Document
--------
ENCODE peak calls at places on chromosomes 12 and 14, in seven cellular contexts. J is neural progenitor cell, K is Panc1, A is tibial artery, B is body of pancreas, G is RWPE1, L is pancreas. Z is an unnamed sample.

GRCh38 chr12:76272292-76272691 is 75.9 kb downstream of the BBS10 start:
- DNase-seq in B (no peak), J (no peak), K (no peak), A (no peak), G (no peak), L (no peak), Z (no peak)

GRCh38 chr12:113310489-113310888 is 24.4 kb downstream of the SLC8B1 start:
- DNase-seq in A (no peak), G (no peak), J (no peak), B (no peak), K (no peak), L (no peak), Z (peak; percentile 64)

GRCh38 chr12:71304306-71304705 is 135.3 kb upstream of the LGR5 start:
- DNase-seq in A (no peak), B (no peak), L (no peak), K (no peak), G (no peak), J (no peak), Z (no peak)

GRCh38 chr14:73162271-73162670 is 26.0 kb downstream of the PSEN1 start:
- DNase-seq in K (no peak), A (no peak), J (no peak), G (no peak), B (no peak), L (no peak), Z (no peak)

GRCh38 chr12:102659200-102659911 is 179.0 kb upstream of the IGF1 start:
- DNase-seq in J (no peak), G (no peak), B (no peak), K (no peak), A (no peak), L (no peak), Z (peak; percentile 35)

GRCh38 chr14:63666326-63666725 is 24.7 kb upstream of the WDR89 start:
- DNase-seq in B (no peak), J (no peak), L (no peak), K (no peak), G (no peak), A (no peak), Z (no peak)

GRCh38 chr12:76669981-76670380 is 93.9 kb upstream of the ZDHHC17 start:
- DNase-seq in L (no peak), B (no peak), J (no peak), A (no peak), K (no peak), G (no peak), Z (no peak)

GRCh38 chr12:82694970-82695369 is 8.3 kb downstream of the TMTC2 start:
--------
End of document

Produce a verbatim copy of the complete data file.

ENCODE peak calls at places on chromosomes 12 and 14, in seven cellular contexts. J is neural progenitor cell, K is Panc1, A is tibial artery, B is body of pancreas, G is RWPE1, L is pancreas. Z is an unnamed sample.

GRCh38 chr12:76272292-76272691 is 75.9 kb downstream of the BBS10 start:
- DNase-seq in B (no peak), J (no peak), K (no peak), A (no peak), G (no peak), L (no peak), Z (no peak)

GRCh38 chr12:113310489-113310888 is 24.4 kb downstream of the SLC8B1 start:
- DNase-seq in A (no peak), G (no peak), J (no peak), B (no peak), K (no peak), L (no peak), Z (peak; percentile 64)

GRCh38 chr12:71304306-71304705 is 135.3 kb upstream of the LGR5 start:
- DNase-seq in A (no peak), B (no peak), L (no peak), K (no peak), G (no peak), J (no peak), Z (no peak)

GRCh38 chr14:73162271-73162670 is 26.0 kb downstream of the PSEN1 start:
- DNase-seq in K (no peak), A (no peak), J (no peak), G (no peak), B (no peak), L (no peak), Z (no peak)

GRCh38 chr12:102659200-102659911 is 179.0 kb upstream of the IGF1 start:
- DNase-seq in J (no peak), G (no peak), B (no peak), K (no peak), A (no peak), L (no peak), Z (peak; percentile 35)

GRCh38 chr14:63666326-63666725 is 24.7 kb upstream of the WDR89 start:
- DNase-seq in B (no peak), J (no peak), L (no peak), K (no peak), G (no peak), A (no peak), Z (no peak)

GRCh38 chr12:76669981-76670380 is 93.9 kb upstream of the ZDHHC17 start:
- DNase-seq in L (no peak), B (no peak), J (no peak), A (no peak), K (no peak), G (no peak), Z (no peak)

GRCh38 chr12:82694970-82695369 is 8.3 kb downstream of the TMTC2 start: